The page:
Cruise track of expedition MedDust23

Tug Lione is used to operate in Italian waters mostly, assisting larger vessels with maneuvering inside ports and delivering large fenders to protect ships and quays. In addition, the crew is trained and highly skilled in environment protection, foremost the cleaning up of oil spills. Scientific work is obviously new to the crew and we enjoy explaining what our equipment is for and why we are doing this study. She is not a big vessel but very cosey! We share a cabin with the four of us.

Tug Lione in the harbour of Augusta, Sicily, Italy Tug Lione: home for a few days for Leon and Jan-Berend Peek into the cosey and well-climatised 4-bunk cabin

We leave the port of Augusta under nicely calm conditions; the outer wall of the harbour keeps swell and waves out.

The outer wall of Port Augusta, including the medieval constructions meant to welcome visitors

Even outside the harbour wall there is hardly any wind a only a little bit of swell. Only because the vessel is relatively low, the waves still make it onto the deck.

While we sail out of Augusta, we are treated to a very nice and dusty sunset over Sicily.

Sunset over Sicily; are the red skies caused by Saharan dust?

On our way to the trap site in the southeastern corner of the Italian EEZ, between the islands of Sicily (Italy) and Crete (Greece), we prepare for the recovery and re-deployment of the sediment-trap mooring. New bottles have to be prepared with densified and clean seawater and some spare parts of the mooring (like the top triangle frame at the front of this picture) will be replaced, next to being provided with a new satellite beacon.

Our equipment and materials on deck of Tug Lione; we prepare for the mooring operations.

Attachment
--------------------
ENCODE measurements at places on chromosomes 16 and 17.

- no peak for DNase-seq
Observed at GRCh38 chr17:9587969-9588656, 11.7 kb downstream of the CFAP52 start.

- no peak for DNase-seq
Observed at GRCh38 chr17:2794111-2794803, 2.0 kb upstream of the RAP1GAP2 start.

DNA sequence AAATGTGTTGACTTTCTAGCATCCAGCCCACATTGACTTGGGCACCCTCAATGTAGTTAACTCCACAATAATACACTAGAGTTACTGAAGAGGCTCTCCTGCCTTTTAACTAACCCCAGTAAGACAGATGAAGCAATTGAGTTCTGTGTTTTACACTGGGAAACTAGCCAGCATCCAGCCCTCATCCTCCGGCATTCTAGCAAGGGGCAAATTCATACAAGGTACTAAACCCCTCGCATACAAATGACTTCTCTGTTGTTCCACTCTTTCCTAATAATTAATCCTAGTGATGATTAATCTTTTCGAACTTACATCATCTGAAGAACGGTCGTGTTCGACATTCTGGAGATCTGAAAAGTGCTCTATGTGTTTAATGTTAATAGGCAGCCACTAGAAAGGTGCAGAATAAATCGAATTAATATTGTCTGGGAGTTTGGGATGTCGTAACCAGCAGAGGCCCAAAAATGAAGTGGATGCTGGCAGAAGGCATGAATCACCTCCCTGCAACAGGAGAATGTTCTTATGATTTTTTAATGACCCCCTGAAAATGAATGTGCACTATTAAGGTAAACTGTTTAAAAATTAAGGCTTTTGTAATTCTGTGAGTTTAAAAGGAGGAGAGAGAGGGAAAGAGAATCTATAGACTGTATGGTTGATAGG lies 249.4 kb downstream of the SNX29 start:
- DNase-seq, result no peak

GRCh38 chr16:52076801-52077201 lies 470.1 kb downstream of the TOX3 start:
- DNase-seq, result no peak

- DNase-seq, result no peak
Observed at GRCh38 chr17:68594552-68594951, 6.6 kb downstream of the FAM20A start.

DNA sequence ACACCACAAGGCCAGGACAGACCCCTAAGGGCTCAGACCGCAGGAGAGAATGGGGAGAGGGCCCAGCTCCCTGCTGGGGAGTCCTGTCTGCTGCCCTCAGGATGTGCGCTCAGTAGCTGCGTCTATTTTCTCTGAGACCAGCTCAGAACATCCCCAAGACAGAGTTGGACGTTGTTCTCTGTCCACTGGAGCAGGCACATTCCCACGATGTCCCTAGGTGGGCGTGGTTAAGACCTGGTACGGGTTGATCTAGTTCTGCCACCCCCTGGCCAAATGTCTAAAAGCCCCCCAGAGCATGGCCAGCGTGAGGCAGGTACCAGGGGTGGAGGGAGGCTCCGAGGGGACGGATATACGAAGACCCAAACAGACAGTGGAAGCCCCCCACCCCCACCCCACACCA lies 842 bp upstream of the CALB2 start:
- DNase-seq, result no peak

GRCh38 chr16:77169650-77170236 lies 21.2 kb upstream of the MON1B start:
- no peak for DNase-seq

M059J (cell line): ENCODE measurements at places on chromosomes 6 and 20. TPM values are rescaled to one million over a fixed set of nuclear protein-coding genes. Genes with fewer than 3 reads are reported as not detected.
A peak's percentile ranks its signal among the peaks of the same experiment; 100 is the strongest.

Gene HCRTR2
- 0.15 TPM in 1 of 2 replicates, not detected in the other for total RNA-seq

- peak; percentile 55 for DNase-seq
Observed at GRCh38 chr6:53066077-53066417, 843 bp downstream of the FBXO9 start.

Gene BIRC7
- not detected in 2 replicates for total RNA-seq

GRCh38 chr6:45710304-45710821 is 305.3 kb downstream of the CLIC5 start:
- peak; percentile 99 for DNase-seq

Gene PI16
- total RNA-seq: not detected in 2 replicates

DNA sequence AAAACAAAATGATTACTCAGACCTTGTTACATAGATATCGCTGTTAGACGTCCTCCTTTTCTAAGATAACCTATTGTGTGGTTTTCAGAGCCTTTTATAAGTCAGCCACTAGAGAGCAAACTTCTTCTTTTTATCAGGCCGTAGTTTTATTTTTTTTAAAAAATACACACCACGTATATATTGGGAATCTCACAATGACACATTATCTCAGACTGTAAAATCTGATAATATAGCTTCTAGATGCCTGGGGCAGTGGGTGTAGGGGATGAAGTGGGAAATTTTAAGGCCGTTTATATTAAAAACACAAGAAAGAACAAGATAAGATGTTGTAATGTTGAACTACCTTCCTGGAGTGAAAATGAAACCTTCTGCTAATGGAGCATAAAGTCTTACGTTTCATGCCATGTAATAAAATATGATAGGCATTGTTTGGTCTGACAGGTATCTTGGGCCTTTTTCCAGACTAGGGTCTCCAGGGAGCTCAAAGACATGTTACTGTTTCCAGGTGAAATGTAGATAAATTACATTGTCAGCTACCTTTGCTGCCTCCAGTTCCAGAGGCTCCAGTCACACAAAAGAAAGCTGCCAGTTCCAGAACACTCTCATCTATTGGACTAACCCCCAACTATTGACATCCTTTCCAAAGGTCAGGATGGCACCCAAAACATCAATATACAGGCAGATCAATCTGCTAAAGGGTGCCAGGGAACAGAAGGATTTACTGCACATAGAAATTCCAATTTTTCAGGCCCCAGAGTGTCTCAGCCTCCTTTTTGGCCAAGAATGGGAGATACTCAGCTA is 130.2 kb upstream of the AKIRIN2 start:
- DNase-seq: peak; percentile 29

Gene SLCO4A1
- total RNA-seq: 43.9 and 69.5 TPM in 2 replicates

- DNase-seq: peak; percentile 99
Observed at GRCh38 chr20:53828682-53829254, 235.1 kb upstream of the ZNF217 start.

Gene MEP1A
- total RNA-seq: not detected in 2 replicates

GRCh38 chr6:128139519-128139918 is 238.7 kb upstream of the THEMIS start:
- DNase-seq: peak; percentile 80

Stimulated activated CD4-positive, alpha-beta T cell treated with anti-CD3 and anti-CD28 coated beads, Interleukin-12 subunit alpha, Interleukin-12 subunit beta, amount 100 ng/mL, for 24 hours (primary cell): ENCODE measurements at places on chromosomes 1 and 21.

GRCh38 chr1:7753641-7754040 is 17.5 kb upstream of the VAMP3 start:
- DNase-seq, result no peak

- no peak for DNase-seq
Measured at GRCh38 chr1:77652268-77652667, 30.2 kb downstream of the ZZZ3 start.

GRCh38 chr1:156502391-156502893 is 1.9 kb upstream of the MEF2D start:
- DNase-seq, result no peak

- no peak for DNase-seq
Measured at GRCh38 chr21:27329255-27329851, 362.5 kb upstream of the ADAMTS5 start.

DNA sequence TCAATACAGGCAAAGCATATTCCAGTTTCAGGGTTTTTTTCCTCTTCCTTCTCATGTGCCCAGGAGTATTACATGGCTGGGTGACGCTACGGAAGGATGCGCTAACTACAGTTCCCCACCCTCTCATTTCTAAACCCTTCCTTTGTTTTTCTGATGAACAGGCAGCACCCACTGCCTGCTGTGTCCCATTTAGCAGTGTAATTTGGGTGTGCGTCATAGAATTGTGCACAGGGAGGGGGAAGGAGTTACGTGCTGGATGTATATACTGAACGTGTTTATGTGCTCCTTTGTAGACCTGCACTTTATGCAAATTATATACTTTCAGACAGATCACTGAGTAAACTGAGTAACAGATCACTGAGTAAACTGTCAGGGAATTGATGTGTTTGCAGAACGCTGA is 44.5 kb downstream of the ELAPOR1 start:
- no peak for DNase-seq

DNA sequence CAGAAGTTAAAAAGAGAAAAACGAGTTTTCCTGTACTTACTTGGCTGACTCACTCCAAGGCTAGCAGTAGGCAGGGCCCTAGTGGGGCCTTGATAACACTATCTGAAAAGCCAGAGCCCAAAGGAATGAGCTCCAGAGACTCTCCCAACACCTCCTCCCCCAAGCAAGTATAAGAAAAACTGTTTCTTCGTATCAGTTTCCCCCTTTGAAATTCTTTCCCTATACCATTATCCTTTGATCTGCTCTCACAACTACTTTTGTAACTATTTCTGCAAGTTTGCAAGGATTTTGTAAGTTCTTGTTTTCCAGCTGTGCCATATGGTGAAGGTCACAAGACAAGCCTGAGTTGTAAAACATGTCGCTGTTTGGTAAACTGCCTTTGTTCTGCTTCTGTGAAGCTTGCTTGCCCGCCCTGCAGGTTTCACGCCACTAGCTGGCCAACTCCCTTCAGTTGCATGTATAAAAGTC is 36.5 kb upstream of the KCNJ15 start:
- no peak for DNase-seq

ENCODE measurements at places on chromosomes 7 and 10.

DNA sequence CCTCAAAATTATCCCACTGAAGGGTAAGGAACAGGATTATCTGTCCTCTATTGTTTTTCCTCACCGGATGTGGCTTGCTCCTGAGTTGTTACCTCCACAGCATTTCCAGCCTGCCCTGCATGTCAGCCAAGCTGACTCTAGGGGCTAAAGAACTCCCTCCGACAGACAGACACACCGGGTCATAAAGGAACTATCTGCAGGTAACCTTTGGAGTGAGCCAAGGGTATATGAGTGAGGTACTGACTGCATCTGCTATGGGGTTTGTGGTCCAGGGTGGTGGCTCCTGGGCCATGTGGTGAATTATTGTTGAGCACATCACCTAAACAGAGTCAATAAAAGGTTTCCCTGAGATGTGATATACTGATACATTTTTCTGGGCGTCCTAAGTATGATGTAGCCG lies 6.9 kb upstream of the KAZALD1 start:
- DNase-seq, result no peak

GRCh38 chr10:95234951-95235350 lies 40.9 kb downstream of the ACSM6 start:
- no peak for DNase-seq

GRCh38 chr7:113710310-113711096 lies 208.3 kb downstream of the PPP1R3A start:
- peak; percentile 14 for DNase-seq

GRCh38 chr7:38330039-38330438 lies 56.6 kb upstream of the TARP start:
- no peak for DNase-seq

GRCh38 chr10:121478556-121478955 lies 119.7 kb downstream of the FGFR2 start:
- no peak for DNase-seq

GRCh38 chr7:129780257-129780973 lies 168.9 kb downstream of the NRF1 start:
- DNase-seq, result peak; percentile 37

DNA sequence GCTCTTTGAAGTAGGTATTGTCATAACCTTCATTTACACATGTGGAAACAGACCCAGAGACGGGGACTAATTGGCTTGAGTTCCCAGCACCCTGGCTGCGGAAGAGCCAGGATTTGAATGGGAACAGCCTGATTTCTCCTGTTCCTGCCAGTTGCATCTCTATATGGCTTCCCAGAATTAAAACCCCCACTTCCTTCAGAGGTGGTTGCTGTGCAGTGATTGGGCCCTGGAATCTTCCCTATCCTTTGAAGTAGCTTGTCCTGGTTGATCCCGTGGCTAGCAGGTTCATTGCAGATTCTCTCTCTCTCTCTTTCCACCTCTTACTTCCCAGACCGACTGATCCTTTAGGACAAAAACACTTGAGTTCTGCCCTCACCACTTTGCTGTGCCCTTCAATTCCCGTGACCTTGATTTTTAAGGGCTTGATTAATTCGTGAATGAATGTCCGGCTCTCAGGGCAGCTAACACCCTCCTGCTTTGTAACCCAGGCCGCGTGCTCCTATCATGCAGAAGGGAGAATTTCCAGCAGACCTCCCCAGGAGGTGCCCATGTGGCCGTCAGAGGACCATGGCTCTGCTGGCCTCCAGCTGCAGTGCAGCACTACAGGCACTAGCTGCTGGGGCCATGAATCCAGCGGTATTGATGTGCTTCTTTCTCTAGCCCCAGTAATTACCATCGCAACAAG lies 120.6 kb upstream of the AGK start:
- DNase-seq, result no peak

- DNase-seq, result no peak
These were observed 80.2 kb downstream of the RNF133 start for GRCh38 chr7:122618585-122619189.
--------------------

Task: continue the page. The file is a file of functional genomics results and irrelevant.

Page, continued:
The most exciting part of a mooring recovery is always: will she come up when give the release command? Fortunately, the communication to the releases work very well and soon we see decreasing numbers on the distance display, meaning that the mooring is on her way to the sea surface!

With calm conditions like this, the top floats of the mooring are spotted easily.

With calm conditions like these, and the excellent maneuvering of the officers on the bridge, the operations run really smoothly! Within half an hour after the release command was given, the mooring surfaced and we could recover her swiftly with the deck crane.

Clear waters nicely show the sediment trap, which is hoisted on board smoothly and securely.

Here you see the lower carrousel of the sediment trap with the bottles containing material. Each bottle has been positioned below the funnel for 10 days, collecting all material (including dust particles, organic matter produced by plankton in the surface waters and fossil remains of phytoplankton) settling towards the seafloor.

Close-up view on the sediment-trap carrousel with the bottles containing some material collected over a time period of 10 days.

The tug has a pretty impressive winch to spool arm-thick cables that can pull big ships. However, for the dyneema line that we are using for the mooring, and under such a calm sea state, the spooling can be done by hand.

After replacing all the bottles of the sediment trap and all the electronics that steer the carrousels, checking all the moving parts and floats, the mooring is ready to go into the water for another year of sediment collection. The sea state is so amazingly calm that we can deploy her really easily.

An amazingly calm sea state allows us to see the mooring's top floats for miles.

The Lione crew is very helpful and clearly enjoys this scientific mission. Here you see AB’s Pepe, Salvatore, Antonio, and Valentino, chief engineer Hugo and bosun Pepe who took really great care of us: grazie mille!

Tug Lione crew
Leave it to the Italians to spoil us with excellent food!
This group picture is another sign of the excellent atmosphere on board Tug Lione.